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The following excerpt is from Intel® 64 and IA-32 Architectures Software Developer's Manual, Volume 1: Basic Architecture (p.432, http://www.intel.com/Assets/PDF/manual/253665.pdf)


When the I/O address space is used instead of memory-mapped I/O, the situation is different in two respects:

• The processor never buffers I/O writes. Therefore, strict ordering of I/O operations is enforced by the processor. (As with memory-mapped I/O, it is possible for a chip set to post writes in certain I/O ranges.)

• The processor synchronizes I/O instruction execution with external bus activity (see Table 14-1).

Table 14-1. I/O Instruction Serialization

------------------+----------------------------------+----------------------------------
                  | Processor Delays Execution of …  | Until Completion of …
                  +---------------+------------------+-----------------+----------------
Instruction Being | Current       | Next             |                 |
Executed          | Instruction?  | Instruction?     | Pending Stores? | Current Store?
------------------+---------------+------------------+-----------------+----------------
IN                |     Yes       |                  |      Yes        |
INS               |     Yes       |                  |      Yes        |
REP INS           |     Yes       |                  |      Yes        |
OUT               |               |       Yes        |      Yes        |       Yes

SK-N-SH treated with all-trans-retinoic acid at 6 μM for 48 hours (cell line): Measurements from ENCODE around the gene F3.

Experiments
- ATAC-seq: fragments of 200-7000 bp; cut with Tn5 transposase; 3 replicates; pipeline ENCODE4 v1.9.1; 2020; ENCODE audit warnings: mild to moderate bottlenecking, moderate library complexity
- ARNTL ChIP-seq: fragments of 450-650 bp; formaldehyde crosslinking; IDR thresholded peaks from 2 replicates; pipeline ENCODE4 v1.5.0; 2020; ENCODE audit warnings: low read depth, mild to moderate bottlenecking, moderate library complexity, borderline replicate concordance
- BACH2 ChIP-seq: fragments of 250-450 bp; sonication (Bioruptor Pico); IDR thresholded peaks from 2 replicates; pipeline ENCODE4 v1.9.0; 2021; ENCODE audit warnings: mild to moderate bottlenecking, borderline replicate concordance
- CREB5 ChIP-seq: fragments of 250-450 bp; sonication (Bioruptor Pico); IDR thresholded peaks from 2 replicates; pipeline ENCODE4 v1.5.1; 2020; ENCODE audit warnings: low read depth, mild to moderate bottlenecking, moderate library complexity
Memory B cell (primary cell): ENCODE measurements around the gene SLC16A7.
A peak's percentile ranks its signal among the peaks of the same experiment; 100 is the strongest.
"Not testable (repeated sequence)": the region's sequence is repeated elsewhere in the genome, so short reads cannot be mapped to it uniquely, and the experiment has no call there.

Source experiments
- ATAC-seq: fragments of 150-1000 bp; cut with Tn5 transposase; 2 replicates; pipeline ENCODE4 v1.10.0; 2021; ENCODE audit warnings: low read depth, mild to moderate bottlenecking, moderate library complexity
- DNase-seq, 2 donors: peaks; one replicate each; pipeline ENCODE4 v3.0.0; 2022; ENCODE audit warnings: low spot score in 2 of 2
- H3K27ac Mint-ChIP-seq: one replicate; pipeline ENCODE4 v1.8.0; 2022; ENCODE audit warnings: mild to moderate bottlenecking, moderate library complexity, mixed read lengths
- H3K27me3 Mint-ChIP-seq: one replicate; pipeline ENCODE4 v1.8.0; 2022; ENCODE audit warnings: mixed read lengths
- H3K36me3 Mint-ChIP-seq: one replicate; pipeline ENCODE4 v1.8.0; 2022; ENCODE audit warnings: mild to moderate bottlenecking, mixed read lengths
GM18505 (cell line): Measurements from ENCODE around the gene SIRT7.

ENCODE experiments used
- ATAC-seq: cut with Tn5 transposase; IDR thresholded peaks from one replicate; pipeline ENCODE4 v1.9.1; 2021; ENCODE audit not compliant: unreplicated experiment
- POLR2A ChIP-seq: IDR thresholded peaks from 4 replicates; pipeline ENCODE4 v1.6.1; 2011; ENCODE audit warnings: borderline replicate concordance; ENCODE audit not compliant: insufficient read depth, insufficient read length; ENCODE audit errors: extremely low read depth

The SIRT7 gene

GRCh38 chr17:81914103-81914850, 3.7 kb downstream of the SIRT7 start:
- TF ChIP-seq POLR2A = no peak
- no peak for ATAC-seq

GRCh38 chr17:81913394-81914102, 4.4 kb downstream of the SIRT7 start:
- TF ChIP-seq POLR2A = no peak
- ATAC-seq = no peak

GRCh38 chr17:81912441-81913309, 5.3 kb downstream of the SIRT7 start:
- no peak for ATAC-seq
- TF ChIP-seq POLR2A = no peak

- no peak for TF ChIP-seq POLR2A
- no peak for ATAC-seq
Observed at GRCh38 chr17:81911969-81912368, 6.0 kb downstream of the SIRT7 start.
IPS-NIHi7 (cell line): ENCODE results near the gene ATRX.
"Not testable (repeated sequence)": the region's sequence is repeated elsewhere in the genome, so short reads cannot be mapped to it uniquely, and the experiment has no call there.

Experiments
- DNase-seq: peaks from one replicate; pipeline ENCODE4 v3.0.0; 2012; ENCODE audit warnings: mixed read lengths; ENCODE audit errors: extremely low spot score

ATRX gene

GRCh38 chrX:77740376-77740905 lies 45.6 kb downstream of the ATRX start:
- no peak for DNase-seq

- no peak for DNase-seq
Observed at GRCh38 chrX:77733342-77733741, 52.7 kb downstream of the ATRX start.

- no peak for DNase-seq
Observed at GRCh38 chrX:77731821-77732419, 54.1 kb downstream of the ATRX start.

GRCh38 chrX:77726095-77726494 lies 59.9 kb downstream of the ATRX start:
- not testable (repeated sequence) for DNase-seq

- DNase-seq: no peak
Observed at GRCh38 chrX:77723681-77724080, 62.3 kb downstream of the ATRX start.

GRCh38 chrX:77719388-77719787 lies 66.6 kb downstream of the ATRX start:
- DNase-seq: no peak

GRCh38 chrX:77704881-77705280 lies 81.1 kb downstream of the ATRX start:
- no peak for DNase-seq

OUTS              |               |       Yes        |      Yes        |       Yes
REP OUTS          |               |       Yes        |      Yes        |       Yes
------------------+---------------+------------------+-----------------+----------------

Can anyone explain me what this table means? Especially, I have no idea what this 'pending stores' or 'current store' means.

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1 Answer 1

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The processor has a write queue, so when store something to memory, the data just goes into the queue. The instruction is considered complete as soon as the data goes into the queue -- you can start executing the next instruction without waiting for the data to go from the queue to the destination memory.

I/O space is not the same though. If you're reading from I/O space, your read won't even begin until all data in the memory write queue at that time has been written to memory. If you're writing to I/O space, the instruction starts to execute immediately, but the next instruction can't execute until all the data in the write queue has been written out and the data being written by the current instruction has been written.

The reason for this is fairly simple: when you're dealing with memory, the processor knows about all the address mapping, so if (for example) you write something to memory, and (almost) immediately read it back in, the processor can/will detect that the data is actually in the write queue, and and ensure that your read gets the current data.

With I/O space, however, the processor doesn't know how a read/write from/to a particular address might be related to a previous read/write in the memory space. For example, you might be sending some data to memory, and then telling your graphics card to use that data as a texture. You might not be as well, but the CPU has no real way to tell, so it has to make the pessimistic assumption, and wait for the data you wrote to memory to actually get there (or at least leave the CPU) before it tells the graphics card to use that data.

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Thanks for the clear explanation! –  Alice Mar 23 '11 at 15:39

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